I have something like this for each spirit category however it's not something I'd want to share at the moment as it wouldn't make sense to anyone but me, a bit rough around the edges to say the least. If I was to spend a bit of time I could knock something up to cover the gin/genever category.


Edited by evo-lution (log)

Evo-lution - Consultancy, Training and Events

Dr. Adam Elmegirab's Bitters - Bitters

The Jerry Thomas Project - Tipplings and musings

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http://www.fineexpressions.co.uk/news/2007-Nov/single_malt_flavour_map1.html

I have something like this for each spirit category however it's not something I'd want to share at the moment as it wouldn't make sense to anyone but me, a bit rough around the edges to say the least. If I was to spend a bit of time I could knock something up to cover the gin/genever category.

Thanks. Yeah, I've seen the ones for Scotch, so that was kind of what I had in mind. I think if someone created one for gin that would be very useful, at least as a guide for when you're trying to figure out where some of these gins and gin species fit into the scheme of things.


Mike

"The mixing of whiskey, bitters, and sugar represents a turning point, as decisive for American drinking habits as the discovery of three-point perspective was for Renaissance painting." -- William Grimes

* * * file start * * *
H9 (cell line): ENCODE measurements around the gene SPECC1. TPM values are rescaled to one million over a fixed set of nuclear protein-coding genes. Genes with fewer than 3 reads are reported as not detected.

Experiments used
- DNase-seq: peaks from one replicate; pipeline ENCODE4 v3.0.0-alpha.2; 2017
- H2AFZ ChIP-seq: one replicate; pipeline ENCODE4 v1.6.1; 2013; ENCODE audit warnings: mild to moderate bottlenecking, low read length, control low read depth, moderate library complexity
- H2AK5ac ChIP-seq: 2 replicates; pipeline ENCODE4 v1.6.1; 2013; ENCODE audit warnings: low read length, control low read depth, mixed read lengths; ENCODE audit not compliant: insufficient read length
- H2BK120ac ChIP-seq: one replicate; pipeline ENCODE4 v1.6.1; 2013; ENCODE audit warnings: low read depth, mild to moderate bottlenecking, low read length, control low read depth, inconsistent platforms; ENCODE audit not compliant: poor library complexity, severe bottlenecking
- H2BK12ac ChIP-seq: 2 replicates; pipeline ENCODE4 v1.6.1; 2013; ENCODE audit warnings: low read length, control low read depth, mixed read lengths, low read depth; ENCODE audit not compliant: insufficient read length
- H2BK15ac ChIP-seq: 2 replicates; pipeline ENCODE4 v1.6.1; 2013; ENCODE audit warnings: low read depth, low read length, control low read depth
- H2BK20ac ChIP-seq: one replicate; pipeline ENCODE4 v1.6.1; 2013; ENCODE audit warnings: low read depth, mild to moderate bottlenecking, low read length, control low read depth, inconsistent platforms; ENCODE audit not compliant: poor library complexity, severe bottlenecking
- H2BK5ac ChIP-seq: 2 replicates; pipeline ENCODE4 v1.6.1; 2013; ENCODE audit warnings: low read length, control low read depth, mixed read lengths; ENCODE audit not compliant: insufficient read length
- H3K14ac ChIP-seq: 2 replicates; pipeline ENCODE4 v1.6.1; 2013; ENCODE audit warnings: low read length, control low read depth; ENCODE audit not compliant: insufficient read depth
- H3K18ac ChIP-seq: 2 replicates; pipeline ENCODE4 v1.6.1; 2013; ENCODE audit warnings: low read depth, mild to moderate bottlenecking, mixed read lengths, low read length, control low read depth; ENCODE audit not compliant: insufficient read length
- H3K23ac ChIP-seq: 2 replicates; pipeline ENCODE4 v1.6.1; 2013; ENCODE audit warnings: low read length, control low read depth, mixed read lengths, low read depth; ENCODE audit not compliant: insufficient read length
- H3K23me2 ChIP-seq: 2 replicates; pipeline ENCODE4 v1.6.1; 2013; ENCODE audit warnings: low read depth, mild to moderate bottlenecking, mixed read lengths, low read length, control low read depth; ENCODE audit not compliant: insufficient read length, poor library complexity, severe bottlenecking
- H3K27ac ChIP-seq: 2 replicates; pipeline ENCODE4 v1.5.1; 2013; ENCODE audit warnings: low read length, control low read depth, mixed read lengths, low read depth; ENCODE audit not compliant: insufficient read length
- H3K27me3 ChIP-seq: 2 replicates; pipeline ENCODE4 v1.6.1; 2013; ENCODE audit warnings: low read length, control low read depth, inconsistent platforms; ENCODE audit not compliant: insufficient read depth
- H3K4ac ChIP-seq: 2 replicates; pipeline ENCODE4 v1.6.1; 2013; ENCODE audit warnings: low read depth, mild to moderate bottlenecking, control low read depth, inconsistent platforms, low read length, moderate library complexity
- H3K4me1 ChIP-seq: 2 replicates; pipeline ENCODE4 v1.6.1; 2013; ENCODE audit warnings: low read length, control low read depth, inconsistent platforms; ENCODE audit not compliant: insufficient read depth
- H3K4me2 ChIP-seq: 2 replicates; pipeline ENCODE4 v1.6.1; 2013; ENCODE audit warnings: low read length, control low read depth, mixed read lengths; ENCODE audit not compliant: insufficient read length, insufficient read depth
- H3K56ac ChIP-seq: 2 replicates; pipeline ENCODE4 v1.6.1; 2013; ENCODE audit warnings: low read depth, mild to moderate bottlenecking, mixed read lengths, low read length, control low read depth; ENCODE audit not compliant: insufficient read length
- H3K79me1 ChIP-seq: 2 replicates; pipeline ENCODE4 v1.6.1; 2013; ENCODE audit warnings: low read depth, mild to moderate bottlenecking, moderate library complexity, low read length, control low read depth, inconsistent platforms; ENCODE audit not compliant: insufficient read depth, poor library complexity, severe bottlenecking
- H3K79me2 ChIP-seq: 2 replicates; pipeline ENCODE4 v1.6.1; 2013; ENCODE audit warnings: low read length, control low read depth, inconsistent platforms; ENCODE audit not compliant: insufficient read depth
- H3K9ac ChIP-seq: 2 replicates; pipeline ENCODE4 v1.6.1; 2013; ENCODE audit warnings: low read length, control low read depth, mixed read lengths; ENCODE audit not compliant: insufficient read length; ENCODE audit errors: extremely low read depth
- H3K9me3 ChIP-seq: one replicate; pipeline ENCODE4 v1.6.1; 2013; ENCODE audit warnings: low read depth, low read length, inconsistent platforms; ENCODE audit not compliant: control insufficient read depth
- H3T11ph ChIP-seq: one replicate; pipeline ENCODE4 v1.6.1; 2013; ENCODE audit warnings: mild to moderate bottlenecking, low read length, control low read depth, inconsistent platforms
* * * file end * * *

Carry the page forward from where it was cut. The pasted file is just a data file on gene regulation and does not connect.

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http://www.fineexpressions.co.uk/news/2007-Nov/single_malt_flavour_map1.html

I have something like this for each spirit category however it's not something I'd want to share at the moment as it wouldn't make sense to anyone but me, a bit rough around the edges to say the least. If I was to spend a bit of time I could knock something up to cover the gin/genever category.

Thanks. Yeah, I've seen the ones for Scotch, so that was kind of what I had in mind. I think if someone created one for gin that would be very useful, at least as a guide for when you're trying to figure out where some of these gins and gin species fit into the scheme of things.

i think eric asimov's recent article in his "the pour" column is relevant here.

he tries to come up with a binary analogy to describe wines at the minimum. a few words to give the gist... i can't say he really nailed it in the article, but the idea is really worth while and i've tried to use it in the past.